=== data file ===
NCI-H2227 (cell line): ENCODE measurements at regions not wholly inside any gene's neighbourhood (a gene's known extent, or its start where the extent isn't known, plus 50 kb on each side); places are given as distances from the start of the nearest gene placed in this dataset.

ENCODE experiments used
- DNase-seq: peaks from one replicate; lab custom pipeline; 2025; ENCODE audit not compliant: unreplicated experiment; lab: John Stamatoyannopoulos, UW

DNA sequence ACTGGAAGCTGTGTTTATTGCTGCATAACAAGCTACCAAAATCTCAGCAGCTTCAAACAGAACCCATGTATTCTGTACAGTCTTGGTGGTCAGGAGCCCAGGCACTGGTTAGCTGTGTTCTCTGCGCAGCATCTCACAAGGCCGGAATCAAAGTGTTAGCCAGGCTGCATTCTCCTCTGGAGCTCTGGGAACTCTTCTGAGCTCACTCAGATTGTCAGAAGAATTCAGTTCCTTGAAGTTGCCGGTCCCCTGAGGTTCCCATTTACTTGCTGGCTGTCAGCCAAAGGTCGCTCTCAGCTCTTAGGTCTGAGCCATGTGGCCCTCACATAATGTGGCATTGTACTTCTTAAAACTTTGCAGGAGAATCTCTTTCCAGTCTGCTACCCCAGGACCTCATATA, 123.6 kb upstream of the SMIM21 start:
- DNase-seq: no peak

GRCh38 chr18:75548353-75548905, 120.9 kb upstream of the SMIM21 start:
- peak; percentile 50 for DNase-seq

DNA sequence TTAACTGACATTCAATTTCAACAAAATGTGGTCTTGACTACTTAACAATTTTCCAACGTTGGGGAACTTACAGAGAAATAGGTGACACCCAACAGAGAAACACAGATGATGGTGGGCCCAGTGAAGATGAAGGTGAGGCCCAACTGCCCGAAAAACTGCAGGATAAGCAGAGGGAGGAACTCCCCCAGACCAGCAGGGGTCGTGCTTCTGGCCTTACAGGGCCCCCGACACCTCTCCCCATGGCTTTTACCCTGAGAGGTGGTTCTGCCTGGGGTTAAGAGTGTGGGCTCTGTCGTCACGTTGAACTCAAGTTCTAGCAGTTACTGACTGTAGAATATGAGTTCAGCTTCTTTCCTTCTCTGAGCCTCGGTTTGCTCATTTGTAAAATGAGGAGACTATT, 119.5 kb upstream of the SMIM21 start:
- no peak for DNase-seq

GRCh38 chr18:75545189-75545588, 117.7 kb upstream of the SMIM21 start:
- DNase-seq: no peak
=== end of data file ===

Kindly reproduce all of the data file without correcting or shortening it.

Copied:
NCI-H2227 (cell line): ENCODE measurements at regions not wholly inside any gene's neighbourhood (a gene's known extent, or its start where the extent isn't known, plus 50 kb on each side); places are given as distances from the start of the nearest gene placed in this dataset.

ENCODE experiments used
- DNase-seq: peaks from one replicate; lab custom pipeline; 2025; ENCODE audit not compliant: unreplicated experiment; lab: John Stamatoyannopoulos, UW

DNA sequence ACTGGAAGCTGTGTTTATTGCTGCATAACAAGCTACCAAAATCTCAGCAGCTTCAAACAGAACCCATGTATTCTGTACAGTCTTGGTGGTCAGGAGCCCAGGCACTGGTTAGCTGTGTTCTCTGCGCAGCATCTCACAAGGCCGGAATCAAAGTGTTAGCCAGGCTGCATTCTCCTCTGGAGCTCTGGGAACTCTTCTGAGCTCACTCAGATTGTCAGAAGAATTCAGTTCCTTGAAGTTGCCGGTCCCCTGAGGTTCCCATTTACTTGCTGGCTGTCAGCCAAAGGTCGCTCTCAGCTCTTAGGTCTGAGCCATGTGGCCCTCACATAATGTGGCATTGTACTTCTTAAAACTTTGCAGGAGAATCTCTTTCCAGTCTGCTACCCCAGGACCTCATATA, 123.6 kb upstream of the SMIM21 start:
- DNase-seq: no peak

GRCh38 chr18:75548353-75548905, 120.9 kb upstream of the SMIM21 start:
- peak; percentile 50 for DNase-seq

DNA sequence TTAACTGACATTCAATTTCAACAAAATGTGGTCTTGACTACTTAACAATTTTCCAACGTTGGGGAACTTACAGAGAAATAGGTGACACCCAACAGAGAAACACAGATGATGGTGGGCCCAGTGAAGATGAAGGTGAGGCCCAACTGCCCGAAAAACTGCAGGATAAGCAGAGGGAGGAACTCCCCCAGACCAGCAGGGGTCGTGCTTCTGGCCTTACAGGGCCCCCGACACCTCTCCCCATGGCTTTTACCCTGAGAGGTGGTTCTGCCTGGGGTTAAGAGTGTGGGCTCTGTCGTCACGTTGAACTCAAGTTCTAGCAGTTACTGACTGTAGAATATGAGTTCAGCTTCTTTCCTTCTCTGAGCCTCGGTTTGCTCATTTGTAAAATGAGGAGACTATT, 119.5 kb upstream of the SMIM21 start:
- no peak for DNase-seq

GRCh38 chr18:75545189-75545588, 117.7 kb upstream of the SMIM21 start:
- DNase-seq: no peak